Response to 2013 Say-on-Pay Vote

We believe our executive compensation program is effectively designed, works well in alignment with the interests of our stockholders and is instrumental to achieving our corporate objectives. In determining executive compensation decisions for 2013, our compensation committee considered the approximately 95% level of stockholder support that the “Say-on-Pay” proposal received at our June 4, 2013 annual meeting of stockholders. As a result, the compensation committee continued to apply the same effective principles and philosophy it has used in previous years in determining executive compensation and will continue to consider stockholder concerns and feedback in the future.

With respect to the frequency of future “Say-on-Pay” advisory votes, consistent with the outcome of the advisory stockholder vote regarding the proposal, we determined to hold an advisory “Say-on-Pay” vote on the compensation of our named executive officers annually until the next advisory vote on the frequency of stockholder votes on the compensation of the named executive officers is held. See Proposal 2 — Advisory Vote to Approve Named Executive Officer Compensation.

The Compensation Committee

Our executive and board of director compensation programs are administered by our compensation committee. As of December 31, 2013, the compensation committee was composed of four directors: M. Kathleen Behrens, Ph.D. (Chairwoman), William Goolsbee, John Hodgman and Gil Price, M.D. Each member of the compensation committee is an “outside director” for purposes of Section 162(m) of the Code, a “non-employee director” for purposes of Exchange Act Rule 16b-3 and satisfies NASDAQ’s independence requirements.

The compensation committee is responsible for reviewing, assessing, and approving all elements of compensation for our named executive officers. In addition, the compensation committee is directly responsible for establishing annual Company-wide performance goals.

The committee’s responsibilities related to executive compensation include, among other things: (i) evaluating the performance of our Chief Executive Officer and other executive officers in light of the approved corporate goals; (ii) setting the compensation of the Chief Executive Officer and other executive officers based upon the evaluation of their performance; and (iii) making recommendations to the board of directors with respect to new cash-based incentive compensation plans and equity-based compensation plans. The compensation committee is also responsible for assessing appropriate board of director compensation programs and for preparing an annual self-evaluation report of the compensation committee. The compensation committee has independent authority to make compensation decisions for our named executive officers.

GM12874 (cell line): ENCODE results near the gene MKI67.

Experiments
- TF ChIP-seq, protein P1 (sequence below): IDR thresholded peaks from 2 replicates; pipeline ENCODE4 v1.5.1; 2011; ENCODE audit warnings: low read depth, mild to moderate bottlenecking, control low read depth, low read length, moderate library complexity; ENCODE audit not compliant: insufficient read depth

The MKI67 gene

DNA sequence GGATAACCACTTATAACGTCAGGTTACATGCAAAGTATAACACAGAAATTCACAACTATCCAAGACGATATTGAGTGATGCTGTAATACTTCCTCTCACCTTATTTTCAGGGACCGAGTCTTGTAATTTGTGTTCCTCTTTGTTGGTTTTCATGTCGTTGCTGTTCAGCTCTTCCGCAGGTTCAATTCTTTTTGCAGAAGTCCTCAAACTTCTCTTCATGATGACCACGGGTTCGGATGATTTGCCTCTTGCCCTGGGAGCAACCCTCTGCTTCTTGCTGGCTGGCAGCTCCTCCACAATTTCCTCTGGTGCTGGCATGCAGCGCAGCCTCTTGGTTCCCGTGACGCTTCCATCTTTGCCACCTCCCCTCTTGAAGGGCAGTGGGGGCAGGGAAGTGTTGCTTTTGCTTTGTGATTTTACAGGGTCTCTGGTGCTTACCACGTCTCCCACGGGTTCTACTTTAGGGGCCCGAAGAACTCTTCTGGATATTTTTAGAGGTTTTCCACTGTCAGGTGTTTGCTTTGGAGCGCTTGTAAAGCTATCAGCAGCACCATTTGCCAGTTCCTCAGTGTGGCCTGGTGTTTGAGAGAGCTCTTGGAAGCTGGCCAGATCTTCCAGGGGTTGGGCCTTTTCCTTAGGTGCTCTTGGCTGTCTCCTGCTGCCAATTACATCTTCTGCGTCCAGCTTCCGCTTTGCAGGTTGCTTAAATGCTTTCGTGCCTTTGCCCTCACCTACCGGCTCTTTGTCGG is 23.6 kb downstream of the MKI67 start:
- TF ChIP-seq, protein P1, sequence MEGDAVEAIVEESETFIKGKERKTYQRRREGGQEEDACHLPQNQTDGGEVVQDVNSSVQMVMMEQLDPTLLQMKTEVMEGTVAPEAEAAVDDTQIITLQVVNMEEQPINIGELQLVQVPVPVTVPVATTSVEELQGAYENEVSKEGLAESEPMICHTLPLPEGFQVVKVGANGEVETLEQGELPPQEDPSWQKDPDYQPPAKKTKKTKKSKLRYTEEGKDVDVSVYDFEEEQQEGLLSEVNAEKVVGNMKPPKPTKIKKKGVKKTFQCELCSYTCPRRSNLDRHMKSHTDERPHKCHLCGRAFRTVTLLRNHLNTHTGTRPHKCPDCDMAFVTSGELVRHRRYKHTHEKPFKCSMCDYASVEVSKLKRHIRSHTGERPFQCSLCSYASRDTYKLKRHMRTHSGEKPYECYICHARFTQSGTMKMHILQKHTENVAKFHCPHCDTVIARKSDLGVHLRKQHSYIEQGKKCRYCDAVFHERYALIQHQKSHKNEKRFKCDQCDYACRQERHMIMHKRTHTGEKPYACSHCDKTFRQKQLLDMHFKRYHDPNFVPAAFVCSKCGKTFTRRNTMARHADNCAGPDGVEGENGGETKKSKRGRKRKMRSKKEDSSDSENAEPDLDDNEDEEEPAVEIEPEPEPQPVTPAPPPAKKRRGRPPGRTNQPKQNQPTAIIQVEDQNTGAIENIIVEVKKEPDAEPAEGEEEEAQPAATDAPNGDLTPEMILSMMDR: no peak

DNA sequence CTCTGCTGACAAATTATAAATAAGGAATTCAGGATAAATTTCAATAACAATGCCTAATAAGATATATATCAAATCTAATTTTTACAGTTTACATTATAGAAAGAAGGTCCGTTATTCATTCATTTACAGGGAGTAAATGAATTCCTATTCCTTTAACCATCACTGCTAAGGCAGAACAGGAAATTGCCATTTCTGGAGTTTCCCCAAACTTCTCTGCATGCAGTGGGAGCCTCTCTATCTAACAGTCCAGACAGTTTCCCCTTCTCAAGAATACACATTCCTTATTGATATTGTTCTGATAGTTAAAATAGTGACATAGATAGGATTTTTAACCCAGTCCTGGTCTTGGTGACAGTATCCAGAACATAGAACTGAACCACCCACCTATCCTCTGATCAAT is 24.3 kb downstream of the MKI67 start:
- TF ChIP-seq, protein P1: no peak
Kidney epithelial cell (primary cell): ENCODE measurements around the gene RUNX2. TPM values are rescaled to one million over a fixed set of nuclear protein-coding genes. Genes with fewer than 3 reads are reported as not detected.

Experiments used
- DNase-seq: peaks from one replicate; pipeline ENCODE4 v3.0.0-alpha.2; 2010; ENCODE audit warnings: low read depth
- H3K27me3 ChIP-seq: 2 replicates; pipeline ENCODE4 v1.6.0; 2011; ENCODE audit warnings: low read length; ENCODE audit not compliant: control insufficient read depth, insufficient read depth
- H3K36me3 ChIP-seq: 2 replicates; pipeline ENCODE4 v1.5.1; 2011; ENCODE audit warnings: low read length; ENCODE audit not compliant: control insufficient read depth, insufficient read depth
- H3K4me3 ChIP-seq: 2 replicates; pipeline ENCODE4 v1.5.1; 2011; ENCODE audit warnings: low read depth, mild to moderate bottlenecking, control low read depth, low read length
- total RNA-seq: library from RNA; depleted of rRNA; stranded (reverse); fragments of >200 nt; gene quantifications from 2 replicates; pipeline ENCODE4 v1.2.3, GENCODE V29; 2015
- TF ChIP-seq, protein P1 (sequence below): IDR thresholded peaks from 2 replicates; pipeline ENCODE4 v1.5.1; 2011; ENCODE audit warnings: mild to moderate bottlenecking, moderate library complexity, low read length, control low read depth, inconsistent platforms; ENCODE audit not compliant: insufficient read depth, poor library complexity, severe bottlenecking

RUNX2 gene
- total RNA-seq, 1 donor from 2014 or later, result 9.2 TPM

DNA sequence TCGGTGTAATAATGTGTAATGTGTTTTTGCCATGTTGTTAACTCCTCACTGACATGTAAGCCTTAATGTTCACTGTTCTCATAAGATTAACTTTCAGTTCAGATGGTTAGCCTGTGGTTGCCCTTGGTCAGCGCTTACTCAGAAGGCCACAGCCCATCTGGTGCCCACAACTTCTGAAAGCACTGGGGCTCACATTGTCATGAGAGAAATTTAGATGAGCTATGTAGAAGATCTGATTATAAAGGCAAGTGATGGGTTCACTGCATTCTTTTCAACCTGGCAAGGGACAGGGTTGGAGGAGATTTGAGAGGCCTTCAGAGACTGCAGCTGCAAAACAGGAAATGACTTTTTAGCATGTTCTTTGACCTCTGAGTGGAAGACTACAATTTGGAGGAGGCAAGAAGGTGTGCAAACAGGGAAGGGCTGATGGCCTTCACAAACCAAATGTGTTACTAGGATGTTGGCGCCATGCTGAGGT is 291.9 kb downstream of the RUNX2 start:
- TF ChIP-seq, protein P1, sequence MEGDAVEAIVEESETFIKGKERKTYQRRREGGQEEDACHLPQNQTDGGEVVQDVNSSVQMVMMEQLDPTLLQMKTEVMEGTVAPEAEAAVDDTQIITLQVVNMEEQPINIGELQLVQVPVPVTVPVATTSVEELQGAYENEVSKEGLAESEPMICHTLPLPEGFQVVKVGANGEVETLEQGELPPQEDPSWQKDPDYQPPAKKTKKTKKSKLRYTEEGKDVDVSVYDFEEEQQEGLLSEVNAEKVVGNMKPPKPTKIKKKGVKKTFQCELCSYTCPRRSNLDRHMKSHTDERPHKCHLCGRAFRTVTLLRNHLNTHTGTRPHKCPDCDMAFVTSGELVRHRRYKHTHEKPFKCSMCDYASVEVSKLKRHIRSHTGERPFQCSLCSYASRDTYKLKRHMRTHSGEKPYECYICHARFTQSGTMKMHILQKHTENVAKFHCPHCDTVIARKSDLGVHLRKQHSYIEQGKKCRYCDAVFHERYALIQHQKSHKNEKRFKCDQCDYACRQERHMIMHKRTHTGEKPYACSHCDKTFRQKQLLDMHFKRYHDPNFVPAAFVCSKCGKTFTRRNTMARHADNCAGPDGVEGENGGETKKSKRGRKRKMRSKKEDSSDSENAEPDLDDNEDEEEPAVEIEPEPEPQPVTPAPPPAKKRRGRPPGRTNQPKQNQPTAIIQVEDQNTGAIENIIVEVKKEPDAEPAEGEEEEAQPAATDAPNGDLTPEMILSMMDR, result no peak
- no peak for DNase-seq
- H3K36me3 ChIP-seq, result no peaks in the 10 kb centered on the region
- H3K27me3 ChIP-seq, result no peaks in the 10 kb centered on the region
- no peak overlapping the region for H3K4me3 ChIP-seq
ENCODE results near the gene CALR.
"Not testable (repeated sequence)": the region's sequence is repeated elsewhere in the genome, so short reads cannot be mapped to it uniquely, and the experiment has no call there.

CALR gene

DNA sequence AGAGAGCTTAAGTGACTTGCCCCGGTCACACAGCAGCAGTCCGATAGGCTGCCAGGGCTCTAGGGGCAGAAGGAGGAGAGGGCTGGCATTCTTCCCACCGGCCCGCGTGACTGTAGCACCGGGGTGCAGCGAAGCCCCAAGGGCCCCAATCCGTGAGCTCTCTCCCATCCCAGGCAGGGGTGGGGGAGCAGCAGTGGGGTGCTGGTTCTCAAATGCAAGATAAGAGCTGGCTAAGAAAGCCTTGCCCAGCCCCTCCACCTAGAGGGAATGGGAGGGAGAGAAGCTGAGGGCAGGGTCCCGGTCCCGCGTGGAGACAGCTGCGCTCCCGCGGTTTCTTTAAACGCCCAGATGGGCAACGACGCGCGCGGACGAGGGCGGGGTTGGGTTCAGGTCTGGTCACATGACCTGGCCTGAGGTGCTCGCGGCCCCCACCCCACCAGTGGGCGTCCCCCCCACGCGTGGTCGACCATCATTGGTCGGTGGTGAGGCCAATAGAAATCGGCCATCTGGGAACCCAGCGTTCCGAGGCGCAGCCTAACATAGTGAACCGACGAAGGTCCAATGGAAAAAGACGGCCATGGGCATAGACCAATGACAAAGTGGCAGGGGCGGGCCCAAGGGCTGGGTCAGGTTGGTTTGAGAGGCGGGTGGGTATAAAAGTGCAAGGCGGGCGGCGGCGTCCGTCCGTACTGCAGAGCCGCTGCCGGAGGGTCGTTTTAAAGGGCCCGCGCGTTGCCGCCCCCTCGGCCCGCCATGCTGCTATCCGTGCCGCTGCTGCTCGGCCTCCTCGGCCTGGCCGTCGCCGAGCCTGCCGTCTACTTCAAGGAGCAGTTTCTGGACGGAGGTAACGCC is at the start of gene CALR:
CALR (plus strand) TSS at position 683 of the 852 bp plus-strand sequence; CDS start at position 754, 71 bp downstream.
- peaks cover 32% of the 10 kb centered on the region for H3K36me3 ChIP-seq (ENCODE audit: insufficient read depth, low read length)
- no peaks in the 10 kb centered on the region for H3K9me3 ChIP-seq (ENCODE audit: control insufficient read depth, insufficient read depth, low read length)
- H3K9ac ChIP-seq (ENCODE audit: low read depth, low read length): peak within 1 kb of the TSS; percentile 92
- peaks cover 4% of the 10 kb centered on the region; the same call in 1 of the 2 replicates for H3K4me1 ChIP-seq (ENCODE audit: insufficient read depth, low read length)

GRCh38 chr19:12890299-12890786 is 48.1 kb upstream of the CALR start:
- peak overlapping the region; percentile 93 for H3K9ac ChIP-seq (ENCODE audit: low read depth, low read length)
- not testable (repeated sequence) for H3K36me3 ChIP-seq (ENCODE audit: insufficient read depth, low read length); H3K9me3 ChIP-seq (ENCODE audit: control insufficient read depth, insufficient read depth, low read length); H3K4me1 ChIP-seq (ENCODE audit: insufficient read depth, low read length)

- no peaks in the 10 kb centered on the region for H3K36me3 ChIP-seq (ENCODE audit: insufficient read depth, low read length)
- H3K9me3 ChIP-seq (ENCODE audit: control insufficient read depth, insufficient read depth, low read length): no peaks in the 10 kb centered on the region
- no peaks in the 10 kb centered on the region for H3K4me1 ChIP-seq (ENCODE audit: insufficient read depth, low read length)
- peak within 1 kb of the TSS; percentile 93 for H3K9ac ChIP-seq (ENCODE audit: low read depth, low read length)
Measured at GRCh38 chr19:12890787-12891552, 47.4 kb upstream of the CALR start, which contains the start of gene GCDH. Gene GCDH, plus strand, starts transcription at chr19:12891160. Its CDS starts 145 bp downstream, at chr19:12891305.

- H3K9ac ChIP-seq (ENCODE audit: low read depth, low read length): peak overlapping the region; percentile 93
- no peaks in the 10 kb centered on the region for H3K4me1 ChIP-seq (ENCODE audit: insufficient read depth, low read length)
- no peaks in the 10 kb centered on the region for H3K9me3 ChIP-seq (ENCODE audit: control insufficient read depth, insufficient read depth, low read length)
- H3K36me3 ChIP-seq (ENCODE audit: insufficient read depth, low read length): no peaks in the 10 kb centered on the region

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Role of Executive Officers in Compensation Decisions

Our Chief Executive Officer plays a pivotal role in determining executive compensation other than with respect to himself. No less than annually, our Chief Executive Officer assesses the performance of the named executive officers other than himself. Following such assessments, our Chief Executive Officer historically recommends to the compensation committee a base salary, performance-based bonus, and a grant of stock options for each named executive officer other than himself. The compensation committee considers the information provided by the Chief Executive Officer, together with other information available to the compensation committee, and determines the compensation for each named executive officer. For 2013, because incentive compensation for the named executive officers in 2013 was tied to the achievement of corporate goals, the Chief Executive Officer presented a recommendation to the compensation committee regarding the levels of achievement of the various corporate goals. The compensation committee considered this recommendation and other relevant available information when determining the achievement level of the corporate goals. All of these considerations led to the final determination by the compensation committee of base salary and incentive compensation levels paid to our named executive officers.

Role of Compensation Consultant

The compensation committee has engaged its own independent third-party compensation consultant, Compensia, to assist with its 2013 compensation reviews and actions. Compensia’s services included:

identifying an updated market framework (including a peer group of companies) for formal compensation benchmarking purposes;
gathering data on our executive officer cash and equity compensation relative to competitive market practices; and
developing a market-based framework for potential changes to our compensation program for the compensation committee’s review and input.

After review and consultation with Compensia, our compensation committee determined that Compensia is independent and that there is no conflict of interest resulting from retaining Compensia currently or during fiscal year 2013. In reaching these conclusions, our compensation committee considered the factors set forth in the SEC rules and the NASDAQ listing standards.

Additional information regarding the services provided by Compensia is discussed below in greater detail. Other than services provided to our compensation committee, Compensia did not perform any other work for us.